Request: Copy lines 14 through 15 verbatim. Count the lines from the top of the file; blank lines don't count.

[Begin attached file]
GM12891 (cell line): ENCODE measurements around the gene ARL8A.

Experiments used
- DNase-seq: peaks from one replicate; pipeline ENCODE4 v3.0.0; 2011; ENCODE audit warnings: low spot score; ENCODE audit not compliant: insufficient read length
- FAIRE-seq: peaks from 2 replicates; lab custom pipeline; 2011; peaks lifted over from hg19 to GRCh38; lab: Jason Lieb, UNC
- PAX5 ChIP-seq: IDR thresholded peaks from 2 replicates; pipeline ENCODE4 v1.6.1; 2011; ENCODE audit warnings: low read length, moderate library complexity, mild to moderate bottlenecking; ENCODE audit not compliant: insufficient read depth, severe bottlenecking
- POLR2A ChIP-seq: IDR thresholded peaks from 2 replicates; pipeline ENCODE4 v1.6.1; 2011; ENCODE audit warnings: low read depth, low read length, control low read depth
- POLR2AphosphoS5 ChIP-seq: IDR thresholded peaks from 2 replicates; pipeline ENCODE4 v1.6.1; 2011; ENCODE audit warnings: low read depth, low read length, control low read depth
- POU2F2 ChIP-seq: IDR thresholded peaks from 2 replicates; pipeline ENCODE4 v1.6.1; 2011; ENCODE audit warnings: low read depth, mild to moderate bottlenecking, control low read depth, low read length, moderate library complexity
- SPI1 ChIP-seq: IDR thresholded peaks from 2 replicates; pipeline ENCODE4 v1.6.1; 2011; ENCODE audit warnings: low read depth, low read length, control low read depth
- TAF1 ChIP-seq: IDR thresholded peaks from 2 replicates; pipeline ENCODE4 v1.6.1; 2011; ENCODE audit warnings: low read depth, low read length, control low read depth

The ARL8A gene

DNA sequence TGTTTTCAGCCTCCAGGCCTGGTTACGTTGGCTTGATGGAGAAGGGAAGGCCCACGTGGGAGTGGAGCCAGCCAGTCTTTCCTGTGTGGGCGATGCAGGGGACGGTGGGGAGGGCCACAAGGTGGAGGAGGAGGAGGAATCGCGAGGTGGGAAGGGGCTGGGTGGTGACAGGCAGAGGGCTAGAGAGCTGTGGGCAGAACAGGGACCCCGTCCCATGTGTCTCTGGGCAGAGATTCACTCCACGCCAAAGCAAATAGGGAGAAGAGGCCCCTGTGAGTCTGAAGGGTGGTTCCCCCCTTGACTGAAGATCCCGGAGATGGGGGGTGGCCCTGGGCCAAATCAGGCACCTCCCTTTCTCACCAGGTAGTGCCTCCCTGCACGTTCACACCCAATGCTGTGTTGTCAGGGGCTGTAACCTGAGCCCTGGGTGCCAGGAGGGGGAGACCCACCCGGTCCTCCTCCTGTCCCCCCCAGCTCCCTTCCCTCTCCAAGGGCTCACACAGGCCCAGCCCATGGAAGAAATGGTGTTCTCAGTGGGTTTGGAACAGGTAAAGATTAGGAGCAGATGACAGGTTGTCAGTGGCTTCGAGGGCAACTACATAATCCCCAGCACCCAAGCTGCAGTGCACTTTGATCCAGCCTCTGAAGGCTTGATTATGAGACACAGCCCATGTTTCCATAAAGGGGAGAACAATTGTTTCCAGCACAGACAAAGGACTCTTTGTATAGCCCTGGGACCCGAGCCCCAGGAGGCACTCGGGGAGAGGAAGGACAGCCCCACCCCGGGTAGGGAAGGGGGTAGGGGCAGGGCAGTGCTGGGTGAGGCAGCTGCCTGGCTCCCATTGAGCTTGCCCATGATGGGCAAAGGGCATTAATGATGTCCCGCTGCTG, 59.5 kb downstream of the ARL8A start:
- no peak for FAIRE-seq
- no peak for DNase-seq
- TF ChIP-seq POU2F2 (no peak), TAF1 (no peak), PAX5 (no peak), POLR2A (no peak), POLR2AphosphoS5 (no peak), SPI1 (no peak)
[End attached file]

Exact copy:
- no peak for DNase-seq
- TF ChIP-seq POU2F2 (no peak), TAF1 (no peak), PAX5 (no peak), POLR2A (no peak), POLR2AphosphoS5 (no peak), SPI1 (no peak)